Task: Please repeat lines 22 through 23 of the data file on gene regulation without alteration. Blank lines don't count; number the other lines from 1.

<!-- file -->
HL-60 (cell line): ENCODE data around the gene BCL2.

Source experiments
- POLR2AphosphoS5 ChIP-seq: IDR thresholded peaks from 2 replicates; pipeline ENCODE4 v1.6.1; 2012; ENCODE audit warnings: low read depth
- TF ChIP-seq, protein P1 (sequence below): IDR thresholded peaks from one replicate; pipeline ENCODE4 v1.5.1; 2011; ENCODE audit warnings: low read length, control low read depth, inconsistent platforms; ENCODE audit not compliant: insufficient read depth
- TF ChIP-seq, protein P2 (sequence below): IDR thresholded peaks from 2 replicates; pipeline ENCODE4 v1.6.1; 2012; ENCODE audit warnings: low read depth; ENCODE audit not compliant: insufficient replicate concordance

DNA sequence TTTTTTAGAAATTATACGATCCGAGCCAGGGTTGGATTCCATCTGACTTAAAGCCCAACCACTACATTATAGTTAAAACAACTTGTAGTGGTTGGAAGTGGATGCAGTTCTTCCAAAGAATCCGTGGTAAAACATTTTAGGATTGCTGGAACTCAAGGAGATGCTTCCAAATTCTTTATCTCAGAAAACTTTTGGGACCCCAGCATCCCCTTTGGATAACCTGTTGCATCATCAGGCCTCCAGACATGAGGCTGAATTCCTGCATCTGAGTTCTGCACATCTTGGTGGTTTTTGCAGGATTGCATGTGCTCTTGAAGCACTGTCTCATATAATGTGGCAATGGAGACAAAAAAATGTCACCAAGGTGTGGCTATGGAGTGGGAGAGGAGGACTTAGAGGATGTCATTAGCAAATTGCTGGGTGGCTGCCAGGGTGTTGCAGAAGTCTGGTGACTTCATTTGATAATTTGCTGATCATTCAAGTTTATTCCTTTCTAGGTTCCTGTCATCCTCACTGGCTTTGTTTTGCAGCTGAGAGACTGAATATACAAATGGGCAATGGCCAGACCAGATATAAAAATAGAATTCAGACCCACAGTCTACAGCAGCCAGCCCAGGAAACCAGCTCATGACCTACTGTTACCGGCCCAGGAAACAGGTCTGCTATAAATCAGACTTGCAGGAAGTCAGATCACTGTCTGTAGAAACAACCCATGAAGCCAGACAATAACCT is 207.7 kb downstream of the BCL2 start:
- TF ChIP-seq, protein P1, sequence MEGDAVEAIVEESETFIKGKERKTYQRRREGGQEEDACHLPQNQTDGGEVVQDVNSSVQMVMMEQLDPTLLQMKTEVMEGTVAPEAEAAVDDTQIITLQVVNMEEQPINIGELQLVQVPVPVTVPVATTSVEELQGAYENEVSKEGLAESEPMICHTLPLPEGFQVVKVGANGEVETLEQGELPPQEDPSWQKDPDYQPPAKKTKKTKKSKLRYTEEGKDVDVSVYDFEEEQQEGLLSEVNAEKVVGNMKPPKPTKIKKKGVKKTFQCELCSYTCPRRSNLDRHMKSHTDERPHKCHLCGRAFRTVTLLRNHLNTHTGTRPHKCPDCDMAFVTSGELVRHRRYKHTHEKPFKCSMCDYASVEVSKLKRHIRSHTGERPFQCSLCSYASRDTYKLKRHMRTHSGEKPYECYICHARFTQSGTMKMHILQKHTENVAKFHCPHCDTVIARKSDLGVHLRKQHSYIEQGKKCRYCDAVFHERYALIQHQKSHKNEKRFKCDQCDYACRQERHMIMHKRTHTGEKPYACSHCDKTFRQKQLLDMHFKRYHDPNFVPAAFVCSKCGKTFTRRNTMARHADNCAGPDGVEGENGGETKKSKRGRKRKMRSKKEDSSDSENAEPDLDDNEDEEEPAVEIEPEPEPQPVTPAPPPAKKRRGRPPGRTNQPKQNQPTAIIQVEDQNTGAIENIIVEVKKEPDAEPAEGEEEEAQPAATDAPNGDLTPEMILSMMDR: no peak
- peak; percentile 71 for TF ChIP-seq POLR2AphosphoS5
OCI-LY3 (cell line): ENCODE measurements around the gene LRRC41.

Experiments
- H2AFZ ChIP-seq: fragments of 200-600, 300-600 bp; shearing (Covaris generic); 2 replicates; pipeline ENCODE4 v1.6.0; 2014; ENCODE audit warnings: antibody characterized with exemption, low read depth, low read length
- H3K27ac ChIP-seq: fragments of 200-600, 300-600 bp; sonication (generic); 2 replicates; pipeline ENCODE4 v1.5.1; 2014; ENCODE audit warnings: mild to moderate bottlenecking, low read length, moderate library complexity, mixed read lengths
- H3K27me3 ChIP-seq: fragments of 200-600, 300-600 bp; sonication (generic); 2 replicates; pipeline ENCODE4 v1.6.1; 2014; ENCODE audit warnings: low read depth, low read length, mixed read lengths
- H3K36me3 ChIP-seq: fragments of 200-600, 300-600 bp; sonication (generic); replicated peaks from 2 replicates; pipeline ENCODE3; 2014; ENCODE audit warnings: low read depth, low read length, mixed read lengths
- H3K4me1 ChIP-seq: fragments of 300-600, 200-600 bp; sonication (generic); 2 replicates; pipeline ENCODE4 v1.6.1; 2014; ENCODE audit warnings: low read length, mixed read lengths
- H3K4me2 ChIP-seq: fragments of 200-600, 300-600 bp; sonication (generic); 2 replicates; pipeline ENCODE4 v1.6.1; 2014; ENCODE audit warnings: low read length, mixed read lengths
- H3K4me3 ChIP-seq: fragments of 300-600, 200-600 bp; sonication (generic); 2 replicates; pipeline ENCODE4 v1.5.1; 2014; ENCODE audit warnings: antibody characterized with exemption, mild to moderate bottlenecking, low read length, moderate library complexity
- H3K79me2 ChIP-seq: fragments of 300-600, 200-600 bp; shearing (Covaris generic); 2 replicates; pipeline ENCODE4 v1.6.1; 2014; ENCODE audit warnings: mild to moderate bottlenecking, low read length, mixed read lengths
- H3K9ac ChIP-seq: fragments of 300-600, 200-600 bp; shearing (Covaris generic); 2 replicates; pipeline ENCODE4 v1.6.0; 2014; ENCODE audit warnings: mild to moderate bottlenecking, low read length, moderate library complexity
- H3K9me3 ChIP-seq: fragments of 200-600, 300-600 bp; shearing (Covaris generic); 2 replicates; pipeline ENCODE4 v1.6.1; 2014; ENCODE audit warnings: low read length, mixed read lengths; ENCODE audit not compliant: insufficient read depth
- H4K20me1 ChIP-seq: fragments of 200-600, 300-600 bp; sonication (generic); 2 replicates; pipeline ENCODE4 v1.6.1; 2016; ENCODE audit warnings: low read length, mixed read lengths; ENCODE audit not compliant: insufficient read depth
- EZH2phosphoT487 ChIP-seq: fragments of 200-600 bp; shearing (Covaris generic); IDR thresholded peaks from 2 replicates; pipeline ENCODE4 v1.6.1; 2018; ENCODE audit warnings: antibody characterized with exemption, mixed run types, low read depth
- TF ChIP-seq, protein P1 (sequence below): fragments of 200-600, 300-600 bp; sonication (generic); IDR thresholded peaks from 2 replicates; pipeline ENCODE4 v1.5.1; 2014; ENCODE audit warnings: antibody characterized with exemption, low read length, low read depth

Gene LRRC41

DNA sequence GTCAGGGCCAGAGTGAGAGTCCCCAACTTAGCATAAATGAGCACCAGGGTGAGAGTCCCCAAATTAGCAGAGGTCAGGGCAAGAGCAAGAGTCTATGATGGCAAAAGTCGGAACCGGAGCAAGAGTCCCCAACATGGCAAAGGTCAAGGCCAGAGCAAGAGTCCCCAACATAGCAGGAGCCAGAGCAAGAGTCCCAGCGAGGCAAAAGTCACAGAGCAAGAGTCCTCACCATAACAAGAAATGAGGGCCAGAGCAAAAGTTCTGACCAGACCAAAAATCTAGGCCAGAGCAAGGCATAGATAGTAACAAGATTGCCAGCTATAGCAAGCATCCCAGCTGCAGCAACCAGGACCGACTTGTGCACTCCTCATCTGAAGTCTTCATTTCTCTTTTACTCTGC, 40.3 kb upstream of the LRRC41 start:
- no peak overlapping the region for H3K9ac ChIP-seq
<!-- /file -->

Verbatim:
- EZH2phosphoT487 ChIP-seq: fragments of 200-600 bp; shearing (Covaris generic); IDR thresholded peaks from 2 replicates; pipeline ENCODE4 v1.6.1; 2018; ENCODE audit warnings: antibody characterized with exemption, mixed run types, low read depth
- TF ChIP-seq, protein P1 (sequence below): fragments of 200-600, 300-600 bp; sonication (generic); IDR thresholded peaks from 2 replicates; pipeline ENCODE4 v1.5.1; 2014; ENCODE audit warnings: antibody characterized with exemption, low read length, low read depth